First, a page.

Alarmed by these discoveries, Picard takes a few of his crew and prepare to help the Ba'ku evacuate their village. He orders Riker to take the Enterprise out of the Briar Patch and tell Starfleet what is really happening in the area. Ru'afo has plans of his own. Technobabble exotic minerals in the hills (kelvanite) and transport inhibitors planted by Picard and company render transporters ineffective. In response, the Son'a dispatch small drones to attach more technobabble devices (isolinear tags) that will overcome the obstacles and allow transport. Eventually Picard and Anij, his alien love interest, are tagged and transported into Son'a holding cells.

Ru'afo also sends two of his warships to prevent the Enterprise from contacting Starfleet. They are initially winning the battle, but Riker eventually defeats them through more technobabble -- this time "unstable metreon gas" which the Enterprise collects, dumps near the Son'a ships, and detonates, destroying one and heavily damaging the other.

Now fully enraged over the loss of his ships and the likely loss of their partnership with the Federation, Ru'afo decides to begin harvesting the metaphasic particles even though many people remain on the planet. It turns out that the Son'a and Ba'ku are the same species. Wanting to have a different life than that of a farmer, some young Ba'ku rebelled and were exiled, becoming the Son'a. Ru'afo now plans on getting revenge. He also plans on making sure no one knows what happened and thus orders his second in command (Gallatin) to make sure the Federation prisoners are in the part of the ship that is exposed to the procedure, thus killing them.

Gallatin, with prodding from Picard, predictably has a change of heart and helps free Picard and the others held on the Son'a ship. Data attacks using the captain's yacht, resulting in the Son'a needing to adjust their shields. This allows our brave heros to quickly transport them to the holo-ship, which has been reprogrammed to depict a hologram of the Son'a bridge, complete with the harvesting operation proceeding as predicted. This gives the heroes time needed to take over the Son'a command ship and stop the harvester. Initially, the Son'a are completely unaware that they are no longer on their own ship or that the harvester has been stopped.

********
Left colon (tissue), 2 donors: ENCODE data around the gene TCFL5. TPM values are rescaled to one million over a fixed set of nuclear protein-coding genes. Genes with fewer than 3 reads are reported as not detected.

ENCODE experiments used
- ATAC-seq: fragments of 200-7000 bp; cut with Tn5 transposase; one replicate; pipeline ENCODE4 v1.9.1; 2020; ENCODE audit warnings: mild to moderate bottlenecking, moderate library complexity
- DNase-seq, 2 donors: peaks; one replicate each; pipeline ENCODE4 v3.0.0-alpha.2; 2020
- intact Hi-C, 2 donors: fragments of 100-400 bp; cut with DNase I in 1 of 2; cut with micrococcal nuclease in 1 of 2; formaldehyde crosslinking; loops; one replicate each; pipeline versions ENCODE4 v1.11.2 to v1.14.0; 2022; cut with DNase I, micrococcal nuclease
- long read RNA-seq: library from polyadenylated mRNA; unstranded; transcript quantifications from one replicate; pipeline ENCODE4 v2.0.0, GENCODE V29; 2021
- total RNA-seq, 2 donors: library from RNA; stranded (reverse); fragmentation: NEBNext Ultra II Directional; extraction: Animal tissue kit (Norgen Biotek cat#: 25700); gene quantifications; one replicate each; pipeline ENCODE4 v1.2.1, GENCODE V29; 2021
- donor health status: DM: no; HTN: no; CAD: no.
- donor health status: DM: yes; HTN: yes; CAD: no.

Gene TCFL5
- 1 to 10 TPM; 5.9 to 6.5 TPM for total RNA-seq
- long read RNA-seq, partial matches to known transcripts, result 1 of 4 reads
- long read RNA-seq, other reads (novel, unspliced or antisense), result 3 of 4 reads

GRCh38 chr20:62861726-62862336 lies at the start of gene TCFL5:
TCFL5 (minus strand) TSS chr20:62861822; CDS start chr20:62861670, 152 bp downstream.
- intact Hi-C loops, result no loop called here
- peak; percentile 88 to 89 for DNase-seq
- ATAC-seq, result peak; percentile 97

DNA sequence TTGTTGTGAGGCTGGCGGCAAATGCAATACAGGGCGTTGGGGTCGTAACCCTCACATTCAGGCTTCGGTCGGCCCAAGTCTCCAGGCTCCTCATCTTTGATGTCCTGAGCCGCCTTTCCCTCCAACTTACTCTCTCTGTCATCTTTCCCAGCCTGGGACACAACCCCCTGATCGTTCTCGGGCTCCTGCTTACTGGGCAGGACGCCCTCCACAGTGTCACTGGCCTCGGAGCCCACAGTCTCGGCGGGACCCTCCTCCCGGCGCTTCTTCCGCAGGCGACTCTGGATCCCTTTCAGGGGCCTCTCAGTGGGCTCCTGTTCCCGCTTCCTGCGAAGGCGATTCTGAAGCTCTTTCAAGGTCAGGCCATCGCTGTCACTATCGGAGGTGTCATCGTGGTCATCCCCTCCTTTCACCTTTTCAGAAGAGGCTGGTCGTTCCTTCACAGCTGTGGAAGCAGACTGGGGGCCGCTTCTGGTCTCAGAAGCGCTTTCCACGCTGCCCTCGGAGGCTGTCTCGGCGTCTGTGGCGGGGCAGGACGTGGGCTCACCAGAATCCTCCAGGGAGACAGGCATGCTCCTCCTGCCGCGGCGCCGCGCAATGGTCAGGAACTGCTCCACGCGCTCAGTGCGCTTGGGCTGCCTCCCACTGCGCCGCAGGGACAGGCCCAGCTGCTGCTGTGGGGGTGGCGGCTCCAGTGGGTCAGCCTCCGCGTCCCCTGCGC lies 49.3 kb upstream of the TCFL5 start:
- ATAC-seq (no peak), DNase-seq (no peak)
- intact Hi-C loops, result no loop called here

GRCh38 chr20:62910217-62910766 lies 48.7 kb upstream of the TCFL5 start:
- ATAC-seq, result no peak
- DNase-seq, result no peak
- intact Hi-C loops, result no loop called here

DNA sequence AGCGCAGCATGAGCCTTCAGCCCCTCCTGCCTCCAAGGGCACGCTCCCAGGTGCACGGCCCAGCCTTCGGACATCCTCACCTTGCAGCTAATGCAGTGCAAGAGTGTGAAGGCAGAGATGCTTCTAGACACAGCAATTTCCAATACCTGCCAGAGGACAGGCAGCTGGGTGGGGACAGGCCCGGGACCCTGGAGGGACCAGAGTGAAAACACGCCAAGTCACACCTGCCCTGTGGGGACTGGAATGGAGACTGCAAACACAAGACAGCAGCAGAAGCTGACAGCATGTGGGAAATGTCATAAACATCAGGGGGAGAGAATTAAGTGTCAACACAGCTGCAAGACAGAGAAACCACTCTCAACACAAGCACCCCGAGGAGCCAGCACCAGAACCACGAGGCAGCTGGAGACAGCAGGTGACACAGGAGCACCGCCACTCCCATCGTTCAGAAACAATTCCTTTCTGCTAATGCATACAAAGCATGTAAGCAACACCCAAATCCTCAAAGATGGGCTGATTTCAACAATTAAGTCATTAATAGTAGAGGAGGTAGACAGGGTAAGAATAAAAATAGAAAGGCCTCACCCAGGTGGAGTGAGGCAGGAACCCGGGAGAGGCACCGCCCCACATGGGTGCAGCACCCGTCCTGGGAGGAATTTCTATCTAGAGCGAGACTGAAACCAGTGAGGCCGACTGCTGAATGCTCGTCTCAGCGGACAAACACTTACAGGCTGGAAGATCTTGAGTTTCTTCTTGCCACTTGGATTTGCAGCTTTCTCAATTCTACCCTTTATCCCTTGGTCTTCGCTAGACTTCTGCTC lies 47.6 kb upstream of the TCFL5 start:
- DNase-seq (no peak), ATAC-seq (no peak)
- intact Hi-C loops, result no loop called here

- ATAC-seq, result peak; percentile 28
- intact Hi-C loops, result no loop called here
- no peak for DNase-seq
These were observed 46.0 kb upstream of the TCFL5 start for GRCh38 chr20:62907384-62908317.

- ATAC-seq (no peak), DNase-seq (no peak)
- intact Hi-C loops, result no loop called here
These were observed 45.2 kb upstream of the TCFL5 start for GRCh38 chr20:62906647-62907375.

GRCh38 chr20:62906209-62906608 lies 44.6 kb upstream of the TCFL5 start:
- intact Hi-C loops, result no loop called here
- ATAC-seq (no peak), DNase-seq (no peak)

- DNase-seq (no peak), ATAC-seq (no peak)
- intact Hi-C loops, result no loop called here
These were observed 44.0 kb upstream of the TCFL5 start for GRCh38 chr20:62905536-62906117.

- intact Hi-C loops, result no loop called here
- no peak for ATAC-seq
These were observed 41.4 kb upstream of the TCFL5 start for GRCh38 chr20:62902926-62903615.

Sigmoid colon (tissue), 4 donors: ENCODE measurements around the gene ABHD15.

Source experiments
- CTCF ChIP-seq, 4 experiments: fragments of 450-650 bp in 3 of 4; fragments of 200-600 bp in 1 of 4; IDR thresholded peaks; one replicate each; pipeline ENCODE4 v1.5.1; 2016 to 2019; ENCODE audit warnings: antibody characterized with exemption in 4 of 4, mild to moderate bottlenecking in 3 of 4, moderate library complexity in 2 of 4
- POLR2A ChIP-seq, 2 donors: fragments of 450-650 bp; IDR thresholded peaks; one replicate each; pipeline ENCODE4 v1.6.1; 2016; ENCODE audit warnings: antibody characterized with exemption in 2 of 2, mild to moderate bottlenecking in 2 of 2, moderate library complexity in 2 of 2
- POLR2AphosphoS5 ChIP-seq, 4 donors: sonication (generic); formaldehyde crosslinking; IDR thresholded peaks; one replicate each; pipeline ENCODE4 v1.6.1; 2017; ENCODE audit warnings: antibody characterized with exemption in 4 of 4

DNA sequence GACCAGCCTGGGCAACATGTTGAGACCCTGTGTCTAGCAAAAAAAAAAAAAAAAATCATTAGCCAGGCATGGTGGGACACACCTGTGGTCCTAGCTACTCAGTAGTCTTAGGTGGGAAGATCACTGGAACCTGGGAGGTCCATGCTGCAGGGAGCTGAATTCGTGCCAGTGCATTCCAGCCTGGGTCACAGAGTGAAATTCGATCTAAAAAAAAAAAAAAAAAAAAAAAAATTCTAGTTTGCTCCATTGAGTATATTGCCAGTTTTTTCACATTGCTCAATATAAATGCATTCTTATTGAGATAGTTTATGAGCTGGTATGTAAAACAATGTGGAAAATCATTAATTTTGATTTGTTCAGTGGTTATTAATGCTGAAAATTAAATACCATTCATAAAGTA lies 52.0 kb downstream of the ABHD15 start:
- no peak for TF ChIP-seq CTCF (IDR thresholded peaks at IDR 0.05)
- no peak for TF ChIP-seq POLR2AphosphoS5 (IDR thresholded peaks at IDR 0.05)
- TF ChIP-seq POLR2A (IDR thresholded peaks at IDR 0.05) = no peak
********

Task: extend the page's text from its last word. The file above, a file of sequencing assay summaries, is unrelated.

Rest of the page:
When conflicting readings are reported, Ru'afo realizes the ruse and transports to the harvester ship to restart the procedure. Picard beams over to the collector to stop the countdown again and for the mano-a-mano showdown with Ru'afo. Ru'afo is killed in the fight, the collector is destroyed, the Enterprise returns with orders from the Federation to stop the procedure, and the remaining Son'a decide to try and rejoin the Ba'ku community.


  • The Ba'ku come across as a bunch of selfish Luddites, making it hard to sympathize with their situation. Also what they say contradicts things we see in their own village. We see them using machines, low-tech machines but still machines, making them two-faced hypocrites.
  • The villains, the So'na, are dull cliches.
  • The space battle between the Enterprise and two So'na warships is resolved with a typically absurd gimmick; causing an explosion of ambient nebula gas that is somehow powerful enough damage shields designed to handle matter-antimatter explosions.